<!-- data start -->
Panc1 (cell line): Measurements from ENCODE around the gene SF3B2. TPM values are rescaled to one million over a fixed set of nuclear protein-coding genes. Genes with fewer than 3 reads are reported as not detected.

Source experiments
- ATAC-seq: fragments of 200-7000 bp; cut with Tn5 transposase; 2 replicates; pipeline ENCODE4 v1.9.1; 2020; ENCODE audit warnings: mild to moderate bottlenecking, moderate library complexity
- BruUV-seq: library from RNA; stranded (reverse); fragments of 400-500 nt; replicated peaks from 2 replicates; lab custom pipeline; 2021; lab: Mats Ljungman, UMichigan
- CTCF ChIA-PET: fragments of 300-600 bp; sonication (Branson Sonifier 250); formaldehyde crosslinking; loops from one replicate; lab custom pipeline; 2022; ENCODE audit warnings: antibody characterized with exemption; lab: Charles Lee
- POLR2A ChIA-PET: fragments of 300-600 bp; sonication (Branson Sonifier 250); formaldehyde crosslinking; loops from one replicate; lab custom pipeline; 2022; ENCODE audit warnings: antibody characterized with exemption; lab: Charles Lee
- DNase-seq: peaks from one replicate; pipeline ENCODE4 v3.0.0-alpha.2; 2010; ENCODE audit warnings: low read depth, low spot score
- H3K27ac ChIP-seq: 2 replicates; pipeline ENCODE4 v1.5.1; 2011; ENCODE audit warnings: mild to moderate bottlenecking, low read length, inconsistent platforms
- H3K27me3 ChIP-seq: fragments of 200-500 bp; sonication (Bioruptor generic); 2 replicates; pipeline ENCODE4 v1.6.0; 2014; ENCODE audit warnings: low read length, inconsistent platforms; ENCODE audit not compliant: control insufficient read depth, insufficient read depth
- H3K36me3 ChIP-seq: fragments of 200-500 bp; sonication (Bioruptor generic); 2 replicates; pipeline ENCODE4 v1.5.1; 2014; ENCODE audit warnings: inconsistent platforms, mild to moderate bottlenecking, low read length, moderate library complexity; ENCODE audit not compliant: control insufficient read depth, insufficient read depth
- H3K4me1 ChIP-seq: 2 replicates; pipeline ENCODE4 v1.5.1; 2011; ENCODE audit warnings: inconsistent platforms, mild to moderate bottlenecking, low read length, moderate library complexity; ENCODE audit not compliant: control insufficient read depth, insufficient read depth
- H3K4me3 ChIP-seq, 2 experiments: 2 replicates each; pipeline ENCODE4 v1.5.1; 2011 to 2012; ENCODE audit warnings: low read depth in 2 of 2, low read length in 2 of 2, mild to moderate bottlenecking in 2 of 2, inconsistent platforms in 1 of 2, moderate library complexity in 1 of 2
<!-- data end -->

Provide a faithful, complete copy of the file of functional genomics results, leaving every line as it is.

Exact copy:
Panc1 (cell line): Measurements from ENCODE around the gene SF3B2. TPM values are rescaled to one million over a fixed set of nuclear protein-coding genes. Genes with fewer than 3 reads are reported as not detected.

Source experiments
- ATAC-seq: fragments of 200-7000 bp; cut with Tn5 transposase; 2 replicates; pipeline ENCODE4 v1.9.1; 2020; ENCODE audit warnings: mild to moderate bottlenecking, moderate library complexity
- BruUV-seq: library from RNA; stranded (reverse); fragments of 400-500 nt; replicated peaks from 2 replicates; lab custom pipeline; 2021; lab: Mats Ljungman, UMichigan
- CTCF ChIA-PET: fragments of 300-600 bp; sonication (Branson Sonifier 250); formaldehyde crosslinking; loops from one replicate; lab custom pipeline; 2022; ENCODE audit warnings: antibody characterized with exemption; lab: Charles Lee
- POLR2A ChIA-PET: fragments of 300-600 bp; sonication (Branson Sonifier 250); formaldehyde crosslinking; loops from one replicate; lab custom pipeline; 2022; ENCODE audit warnings: antibody characterized with exemption; lab: Charles Lee
- DNase-seq: peaks from one replicate; pipeline ENCODE4 v3.0.0-alpha.2; 2010; ENCODE audit warnings: low read depth, low spot score
- H3K27ac ChIP-seq: 2 replicates; pipeline ENCODE4 v1.5.1; 2011; ENCODE audit warnings: mild to moderate bottlenecking, low read length, inconsistent platforms
- H3K27me3 ChIP-seq: fragments of 200-500 bp; sonication (Bioruptor generic); 2 replicates; pipeline ENCODE4 v1.6.0; 2014; ENCODE audit warnings: low read length, inconsistent platforms; ENCODE audit not compliant: control insufficient read depth, insufficient read depth
- H3K36me3 ChIP-seq: fragments of 200-500 bp; sonication (Bioruptor generic); 2 replicates; pipeline ENCODE4 v1.5.1; 2014; ENCODE audit warnings: inconsistent platforms, mild to moderate bottlenecking, low read length, moderate library complexity; ENCODE audit not compliant: control insufficient read depth, insufficient read depth
- H3K4me1 ChIP-seq: 2 replicates; pipeline ENCODE4 v1.5.1; 2011; ENCODE audit warnings: inconsistent platforms, mild to moderate bottlenecking, low read length, moderate library complexity; ENCODE audit not compliant: control insufficient read depth, insufficient read depth
- H3K4me3 ChIP-seq, 2 experiments: 2 replicates each; pipeline ENCODE4 v1.5.1; 2011 to 2012; ENCODE audit warnings: low read depth in 2 of 2, low read length in 2 of 2, mild to moderate bottlenecking in 2 of 2, inconsistent platforms in 1 of 2, moderate library complexity in 1 of 2